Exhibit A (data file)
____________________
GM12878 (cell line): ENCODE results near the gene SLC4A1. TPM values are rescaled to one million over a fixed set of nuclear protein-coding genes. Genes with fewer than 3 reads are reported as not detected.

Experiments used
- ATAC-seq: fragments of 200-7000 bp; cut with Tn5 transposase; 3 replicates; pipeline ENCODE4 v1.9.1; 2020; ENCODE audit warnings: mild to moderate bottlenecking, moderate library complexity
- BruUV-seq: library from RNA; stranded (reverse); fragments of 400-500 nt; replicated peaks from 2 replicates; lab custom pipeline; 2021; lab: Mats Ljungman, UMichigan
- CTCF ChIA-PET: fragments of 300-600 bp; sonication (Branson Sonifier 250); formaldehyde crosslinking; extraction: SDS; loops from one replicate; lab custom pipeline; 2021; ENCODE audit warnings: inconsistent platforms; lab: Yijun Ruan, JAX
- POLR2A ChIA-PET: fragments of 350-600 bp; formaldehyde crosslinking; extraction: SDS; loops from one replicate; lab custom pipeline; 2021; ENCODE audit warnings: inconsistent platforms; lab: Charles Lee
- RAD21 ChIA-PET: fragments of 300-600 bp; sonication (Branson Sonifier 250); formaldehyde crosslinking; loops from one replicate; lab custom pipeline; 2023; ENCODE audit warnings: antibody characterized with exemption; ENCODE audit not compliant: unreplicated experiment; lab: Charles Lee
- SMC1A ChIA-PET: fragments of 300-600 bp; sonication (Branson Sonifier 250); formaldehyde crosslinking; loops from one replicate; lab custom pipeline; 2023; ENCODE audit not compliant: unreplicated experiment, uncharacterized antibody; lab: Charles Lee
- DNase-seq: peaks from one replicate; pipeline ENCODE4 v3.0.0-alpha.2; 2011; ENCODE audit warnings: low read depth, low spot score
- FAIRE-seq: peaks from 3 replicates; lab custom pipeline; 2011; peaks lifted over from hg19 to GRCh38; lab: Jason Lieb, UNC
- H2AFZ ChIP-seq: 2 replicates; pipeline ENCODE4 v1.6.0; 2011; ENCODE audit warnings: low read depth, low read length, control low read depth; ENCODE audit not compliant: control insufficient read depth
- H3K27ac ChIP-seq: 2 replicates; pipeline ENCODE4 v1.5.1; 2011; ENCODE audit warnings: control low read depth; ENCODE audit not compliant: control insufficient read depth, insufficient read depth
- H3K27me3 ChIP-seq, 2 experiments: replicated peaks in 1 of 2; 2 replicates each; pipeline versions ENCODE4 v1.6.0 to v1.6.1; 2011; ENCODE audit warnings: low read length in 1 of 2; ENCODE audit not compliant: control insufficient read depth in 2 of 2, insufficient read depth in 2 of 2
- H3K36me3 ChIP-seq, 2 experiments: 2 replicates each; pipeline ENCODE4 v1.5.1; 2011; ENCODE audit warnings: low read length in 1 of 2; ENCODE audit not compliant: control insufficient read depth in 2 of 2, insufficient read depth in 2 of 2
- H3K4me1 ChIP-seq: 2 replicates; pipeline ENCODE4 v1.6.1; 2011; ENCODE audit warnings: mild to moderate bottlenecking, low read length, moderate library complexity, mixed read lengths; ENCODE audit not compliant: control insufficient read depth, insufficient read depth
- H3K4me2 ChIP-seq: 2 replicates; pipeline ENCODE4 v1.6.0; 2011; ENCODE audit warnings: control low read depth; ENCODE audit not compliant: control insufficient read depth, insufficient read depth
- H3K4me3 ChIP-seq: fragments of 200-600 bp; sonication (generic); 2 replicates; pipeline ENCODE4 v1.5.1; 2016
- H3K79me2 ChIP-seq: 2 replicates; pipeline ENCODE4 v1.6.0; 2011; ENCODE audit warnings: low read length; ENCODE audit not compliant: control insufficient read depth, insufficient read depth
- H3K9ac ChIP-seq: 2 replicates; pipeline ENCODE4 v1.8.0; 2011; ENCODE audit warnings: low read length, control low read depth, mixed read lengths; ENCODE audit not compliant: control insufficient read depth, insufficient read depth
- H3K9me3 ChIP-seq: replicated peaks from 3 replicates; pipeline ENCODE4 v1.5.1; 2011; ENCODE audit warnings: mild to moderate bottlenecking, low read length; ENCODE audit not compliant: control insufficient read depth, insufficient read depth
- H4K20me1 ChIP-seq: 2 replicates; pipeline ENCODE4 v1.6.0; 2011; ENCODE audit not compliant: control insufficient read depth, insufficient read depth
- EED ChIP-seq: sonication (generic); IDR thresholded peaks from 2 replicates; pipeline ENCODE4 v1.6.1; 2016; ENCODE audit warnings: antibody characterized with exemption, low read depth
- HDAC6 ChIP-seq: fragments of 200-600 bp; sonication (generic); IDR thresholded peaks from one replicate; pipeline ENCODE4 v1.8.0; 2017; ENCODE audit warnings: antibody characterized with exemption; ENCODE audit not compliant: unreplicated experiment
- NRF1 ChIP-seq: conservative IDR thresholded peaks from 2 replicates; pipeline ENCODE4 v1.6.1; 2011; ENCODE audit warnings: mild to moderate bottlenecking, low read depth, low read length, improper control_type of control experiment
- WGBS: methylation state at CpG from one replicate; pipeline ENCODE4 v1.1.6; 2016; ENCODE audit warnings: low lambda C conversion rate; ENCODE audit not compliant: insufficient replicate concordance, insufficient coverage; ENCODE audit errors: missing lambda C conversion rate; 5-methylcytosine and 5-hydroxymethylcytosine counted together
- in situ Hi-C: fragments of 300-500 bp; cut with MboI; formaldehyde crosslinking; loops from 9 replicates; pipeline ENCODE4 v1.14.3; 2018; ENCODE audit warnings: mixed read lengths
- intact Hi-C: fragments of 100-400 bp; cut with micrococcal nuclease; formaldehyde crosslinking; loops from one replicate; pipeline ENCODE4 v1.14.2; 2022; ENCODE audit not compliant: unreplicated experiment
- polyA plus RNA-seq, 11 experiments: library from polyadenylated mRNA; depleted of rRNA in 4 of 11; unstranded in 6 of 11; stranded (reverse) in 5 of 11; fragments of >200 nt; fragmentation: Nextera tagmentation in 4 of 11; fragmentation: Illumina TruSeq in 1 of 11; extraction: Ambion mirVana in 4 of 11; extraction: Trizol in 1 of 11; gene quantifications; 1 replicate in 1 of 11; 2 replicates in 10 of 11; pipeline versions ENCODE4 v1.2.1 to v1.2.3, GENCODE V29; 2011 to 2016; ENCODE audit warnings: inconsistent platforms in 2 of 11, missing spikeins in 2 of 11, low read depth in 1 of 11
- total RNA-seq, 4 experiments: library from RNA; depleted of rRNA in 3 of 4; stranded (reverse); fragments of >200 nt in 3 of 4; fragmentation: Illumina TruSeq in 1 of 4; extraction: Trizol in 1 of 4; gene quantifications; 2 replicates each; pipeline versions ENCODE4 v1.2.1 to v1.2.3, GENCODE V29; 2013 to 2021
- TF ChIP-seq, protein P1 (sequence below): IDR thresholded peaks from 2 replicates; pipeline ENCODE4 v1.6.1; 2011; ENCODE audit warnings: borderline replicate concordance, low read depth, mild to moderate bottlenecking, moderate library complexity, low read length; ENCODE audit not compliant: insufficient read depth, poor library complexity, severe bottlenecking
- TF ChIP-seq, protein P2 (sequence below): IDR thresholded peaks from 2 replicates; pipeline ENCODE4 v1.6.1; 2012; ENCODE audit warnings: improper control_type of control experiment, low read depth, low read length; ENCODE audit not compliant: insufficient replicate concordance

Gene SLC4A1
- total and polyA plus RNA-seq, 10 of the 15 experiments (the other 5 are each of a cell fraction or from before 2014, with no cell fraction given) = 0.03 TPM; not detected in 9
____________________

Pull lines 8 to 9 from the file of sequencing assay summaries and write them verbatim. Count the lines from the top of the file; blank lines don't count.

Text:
- SMC1A ChIA-PET: fragments of 300-600 bp; sonication (Branson Sonifier 250); formaldehyde crosslinking; loops from one replicate; lab custom pipeline; 2023; ENCODE audit not compliant: unreplicated experiment, uncharacterized antibody; lab: Charles Lee
- DNase-seq: peaks from one replicate; pipeline ENCODE4 v3.0.0-alpha.2; 2011; ENCODE audit warnings: low read depth, low spot score